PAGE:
Mr Rouhani made his appeal for a "nuclear weapon-free world" hours before the Iranian foreign minister was due to hold crucial talks with his counterparts from six world powers, including John Kerry, the US Secretary of State.
The meeting would be the first face-to-face contact between US and Iranian foreign ministers since a cursory encounter between the two holders of those posts in 2007. It marks the opening of a bid to turn the warmer atmosphere between Iran and the US into an agreement that would settle the dispute over Iran's nuclear programme which has seen the country subjected to crippling sanctions.
Mr Rouhani says that he wants a deal in a matter of "months", but critics say that his real aim is to buy time for his country to develop the ability to make a nuclear weapon. On Thursday, he joined a debate on a nuclear-free world at the General Assembly in New York, saying: "nuclear disarmament remains our highest priority", adding: "There are no right hands for these wrong weapons."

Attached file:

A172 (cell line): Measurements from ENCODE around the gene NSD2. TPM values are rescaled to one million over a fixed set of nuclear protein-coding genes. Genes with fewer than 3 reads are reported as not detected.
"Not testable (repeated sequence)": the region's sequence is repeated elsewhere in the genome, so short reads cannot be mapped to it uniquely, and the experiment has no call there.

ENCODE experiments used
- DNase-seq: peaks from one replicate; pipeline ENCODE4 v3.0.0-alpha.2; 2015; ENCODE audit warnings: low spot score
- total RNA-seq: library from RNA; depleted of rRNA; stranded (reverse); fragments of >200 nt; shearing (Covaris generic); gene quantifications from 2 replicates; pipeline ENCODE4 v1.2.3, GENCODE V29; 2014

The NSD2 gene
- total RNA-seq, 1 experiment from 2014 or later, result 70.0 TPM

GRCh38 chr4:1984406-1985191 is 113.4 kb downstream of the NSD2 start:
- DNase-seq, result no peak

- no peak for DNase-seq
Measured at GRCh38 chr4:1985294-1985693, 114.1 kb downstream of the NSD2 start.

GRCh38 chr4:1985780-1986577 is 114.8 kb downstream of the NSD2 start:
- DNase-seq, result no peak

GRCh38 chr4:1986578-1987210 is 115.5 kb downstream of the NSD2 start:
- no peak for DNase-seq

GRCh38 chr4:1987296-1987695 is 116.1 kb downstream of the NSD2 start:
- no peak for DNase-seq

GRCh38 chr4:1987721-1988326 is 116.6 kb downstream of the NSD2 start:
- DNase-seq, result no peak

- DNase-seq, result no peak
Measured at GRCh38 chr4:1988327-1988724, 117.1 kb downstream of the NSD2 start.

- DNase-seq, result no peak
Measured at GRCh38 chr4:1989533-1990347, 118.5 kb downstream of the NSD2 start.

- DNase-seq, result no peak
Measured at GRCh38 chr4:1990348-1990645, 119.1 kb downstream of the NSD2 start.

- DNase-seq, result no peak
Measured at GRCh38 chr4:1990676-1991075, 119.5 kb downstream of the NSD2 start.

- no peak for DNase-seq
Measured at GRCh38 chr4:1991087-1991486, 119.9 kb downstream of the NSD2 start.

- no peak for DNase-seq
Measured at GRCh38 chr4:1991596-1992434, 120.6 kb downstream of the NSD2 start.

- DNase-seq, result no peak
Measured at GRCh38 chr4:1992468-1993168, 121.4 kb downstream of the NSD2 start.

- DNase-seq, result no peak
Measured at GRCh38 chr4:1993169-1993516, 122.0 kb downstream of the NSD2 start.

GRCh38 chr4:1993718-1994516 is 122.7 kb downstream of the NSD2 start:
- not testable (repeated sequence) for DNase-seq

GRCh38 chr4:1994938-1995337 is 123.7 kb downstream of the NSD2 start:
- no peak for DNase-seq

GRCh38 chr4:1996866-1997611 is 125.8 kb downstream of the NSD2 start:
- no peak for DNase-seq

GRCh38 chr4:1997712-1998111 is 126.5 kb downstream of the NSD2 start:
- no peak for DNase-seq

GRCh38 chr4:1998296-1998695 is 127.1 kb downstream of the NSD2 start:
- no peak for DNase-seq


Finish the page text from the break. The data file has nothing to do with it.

At the very least, they want any deal that included enrichment to be conditional on Mr Rouhani admitting to the (IAEA) that Iran has tried to develop the technology for a weapon. "Giving Iran legal access to the nuclear fuel cycle is fundamentally unacceptable," said Mark Dubowitz of the Foundation for Defence of Democracies, a think-tank which has advised the Obama administration on sanctions and argued for a tough line against Tehran.
"There is no nuclear safeguards arrangement in the world that can stop a regime that is truly dedicated to the pursuit of a nuclear weapon," he added.